“Time is of the essence in making progress,” Tripp Jones said, welcoming the audience of nearly 150 people. “We felt it was important to say, look, there are communities ready to move,” on education reform. They just need access to funding.

Jones is a board member and the co-founder of the nonprofit think tank MassINC, which is part of the Building on What Works Coalition along with Massachusetts 2020, the Massachusetts Business Alliance for Education, and Strategies for Children.  (more…)

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Image: Courtesy of NIEER

Image: the National Institute for Early Education Research

Yesterday, NIEER released its 2014 Yearbook, the organization’s annual look at the state of preschool programs nationwide and in each state.

The yearbook’s headline news: Pre-K programs continue to recover from the funding cuts of the 2008 recession, but inequities continue.

“It is heartening to see state-funded pre-K, once the fastest growing area in the entire education sector, back on the road to recovery, but there is still a lot of work to be done to recover from the deep cuts to early education during the recession,” Steve Barnett, NIEER’s director, said in a press release.

This good news/bad news scenario is born out by the Yearbook’s statistics for the 2013-2014 school year:

• states increased funding by nearly $120 million over the previous year, however,

• 40 percent of preschoolers — more than half a million — attend inadequate programs

 

• funding and enrollment are up over all, however,

• “only 29 percent of 4-year-olds and 4 percent of 3-year-olds were enrolled in pre-K nationally”  (more…)

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Photo: Alessandra Hartkopf for Strategies for Children

Photo: Alessandra Hartkopf for Strategies for Children

While the state waits for new revenue to significantly expand early education and care opportunities for young children, it’s important to ensure that the existing subsidy system is operating as effectively as possible.

This was the intention of state legislators in FY14 when they approved $500,000 in funding to conduct a two-year, independent study of The Department of Early Education and Care’s (EEC) child care access accounts. These accounts are commonly referred to as Income Eligible, TANF, and Supportive Child Care. They consist of federal funds and required state matches, and they make up the majority of EEC’s budget.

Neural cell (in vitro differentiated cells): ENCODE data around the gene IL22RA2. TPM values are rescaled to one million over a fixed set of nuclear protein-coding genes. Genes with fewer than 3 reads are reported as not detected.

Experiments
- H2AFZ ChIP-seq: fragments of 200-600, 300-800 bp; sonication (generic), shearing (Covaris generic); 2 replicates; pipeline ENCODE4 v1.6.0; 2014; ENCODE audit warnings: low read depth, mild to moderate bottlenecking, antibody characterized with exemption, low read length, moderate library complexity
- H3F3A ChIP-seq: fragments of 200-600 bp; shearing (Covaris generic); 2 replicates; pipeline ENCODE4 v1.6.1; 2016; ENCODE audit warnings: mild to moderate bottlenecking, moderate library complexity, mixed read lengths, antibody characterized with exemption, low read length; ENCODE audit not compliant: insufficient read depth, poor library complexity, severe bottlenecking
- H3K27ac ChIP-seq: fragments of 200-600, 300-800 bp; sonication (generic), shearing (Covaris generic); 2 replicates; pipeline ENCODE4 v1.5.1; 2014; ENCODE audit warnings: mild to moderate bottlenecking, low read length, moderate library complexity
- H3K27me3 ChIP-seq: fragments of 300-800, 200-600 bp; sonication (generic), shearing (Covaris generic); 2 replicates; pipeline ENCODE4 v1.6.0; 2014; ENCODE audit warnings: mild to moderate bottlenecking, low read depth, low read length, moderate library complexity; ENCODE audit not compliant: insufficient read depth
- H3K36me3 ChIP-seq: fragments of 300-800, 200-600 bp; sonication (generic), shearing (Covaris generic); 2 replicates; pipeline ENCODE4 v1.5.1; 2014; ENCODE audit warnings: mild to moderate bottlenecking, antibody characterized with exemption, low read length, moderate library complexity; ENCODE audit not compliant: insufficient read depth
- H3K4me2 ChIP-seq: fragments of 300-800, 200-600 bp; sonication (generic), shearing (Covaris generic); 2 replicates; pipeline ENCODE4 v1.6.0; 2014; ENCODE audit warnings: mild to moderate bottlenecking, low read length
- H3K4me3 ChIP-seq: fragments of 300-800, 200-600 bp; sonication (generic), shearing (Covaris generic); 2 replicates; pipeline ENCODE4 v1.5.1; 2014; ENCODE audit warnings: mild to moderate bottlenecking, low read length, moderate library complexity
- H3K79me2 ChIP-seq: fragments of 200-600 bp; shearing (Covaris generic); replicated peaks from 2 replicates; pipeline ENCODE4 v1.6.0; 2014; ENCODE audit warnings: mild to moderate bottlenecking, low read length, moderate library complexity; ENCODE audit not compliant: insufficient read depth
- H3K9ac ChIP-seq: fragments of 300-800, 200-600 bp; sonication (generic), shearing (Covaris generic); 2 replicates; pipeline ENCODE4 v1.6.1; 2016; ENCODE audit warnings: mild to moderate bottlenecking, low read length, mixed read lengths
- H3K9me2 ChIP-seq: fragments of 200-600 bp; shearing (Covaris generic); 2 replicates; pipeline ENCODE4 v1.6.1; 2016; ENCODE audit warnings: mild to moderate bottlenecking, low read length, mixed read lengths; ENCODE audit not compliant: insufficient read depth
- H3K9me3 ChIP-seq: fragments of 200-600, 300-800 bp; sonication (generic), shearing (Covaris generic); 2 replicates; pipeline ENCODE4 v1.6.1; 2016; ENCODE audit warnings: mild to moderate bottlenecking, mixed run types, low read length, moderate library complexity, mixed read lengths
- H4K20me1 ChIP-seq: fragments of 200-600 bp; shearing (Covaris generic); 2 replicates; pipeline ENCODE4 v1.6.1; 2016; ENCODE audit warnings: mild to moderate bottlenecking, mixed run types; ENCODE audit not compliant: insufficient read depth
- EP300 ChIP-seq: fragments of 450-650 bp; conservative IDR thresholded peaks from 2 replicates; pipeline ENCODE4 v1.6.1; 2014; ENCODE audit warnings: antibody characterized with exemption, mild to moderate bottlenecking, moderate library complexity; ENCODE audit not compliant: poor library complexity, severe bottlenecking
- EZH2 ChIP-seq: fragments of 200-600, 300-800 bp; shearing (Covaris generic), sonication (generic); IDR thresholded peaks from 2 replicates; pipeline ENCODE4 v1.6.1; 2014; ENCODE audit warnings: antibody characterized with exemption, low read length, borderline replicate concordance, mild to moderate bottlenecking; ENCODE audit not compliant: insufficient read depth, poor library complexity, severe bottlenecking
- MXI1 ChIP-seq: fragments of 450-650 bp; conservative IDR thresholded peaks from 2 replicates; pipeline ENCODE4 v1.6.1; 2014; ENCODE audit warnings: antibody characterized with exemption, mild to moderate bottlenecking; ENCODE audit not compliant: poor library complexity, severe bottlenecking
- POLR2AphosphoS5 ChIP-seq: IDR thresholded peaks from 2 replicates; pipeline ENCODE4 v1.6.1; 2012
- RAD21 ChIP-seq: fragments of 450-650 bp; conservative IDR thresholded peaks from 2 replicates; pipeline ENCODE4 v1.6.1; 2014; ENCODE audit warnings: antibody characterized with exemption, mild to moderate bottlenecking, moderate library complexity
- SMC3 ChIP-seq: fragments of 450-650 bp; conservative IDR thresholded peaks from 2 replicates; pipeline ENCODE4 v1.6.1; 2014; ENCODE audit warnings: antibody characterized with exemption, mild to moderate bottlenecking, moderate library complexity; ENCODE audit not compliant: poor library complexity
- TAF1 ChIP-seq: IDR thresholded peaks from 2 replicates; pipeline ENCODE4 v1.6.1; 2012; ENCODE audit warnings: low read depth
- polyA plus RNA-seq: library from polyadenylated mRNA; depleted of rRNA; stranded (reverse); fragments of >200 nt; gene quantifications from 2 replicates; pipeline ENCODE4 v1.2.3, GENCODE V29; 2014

Now, two years have passed and the research results are in.

The Urban Institute, a D.C.-based policy research organization, has released its findings in a series of policy reports that look at:

• improving the efficiency of the system

• analyzing gaps in the availability of subsidies, and,

• assessing the balance between providing quality early education for children and providing workforce support for guardians

Massachusetts wins praise for its strengths and gets feedback on ways to improve its vision and its delivery of services.  (more…)

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Photo: Alessandra Hartkopf for Strategies for Children

Photo: Alessandra Hartkopf for Strategies for Children

Imagine a citywide approach to helping young children prepare for school.

That’s the city New Bedford is striving to be. The city’s public school system is working with local center-based preschool providers, as well as diverse stakeholders including the New Bedford Art Museum, the city’s housing authority, and the United Way of New Bedford to develop school readiness programs.

“We’ve never really had that alignment conversation,” Diane Sullivan said in a recent interview. Sullivan is the supervisor of Early Childhood Special Education for New Bedford Public Schools.

Sullivan helps lead the Birth through Third Grade Alignment Partnership effort, which has been underway in New Bedford since fall 2014. The work is funded by the Department of Early Education and Care, using federal Early Learning Challenge funds.

Taking what Sullivan calls a “good first step,” New Bedford has decided to focus on helping preschool-age children build strong social and emotional skills.  (more…)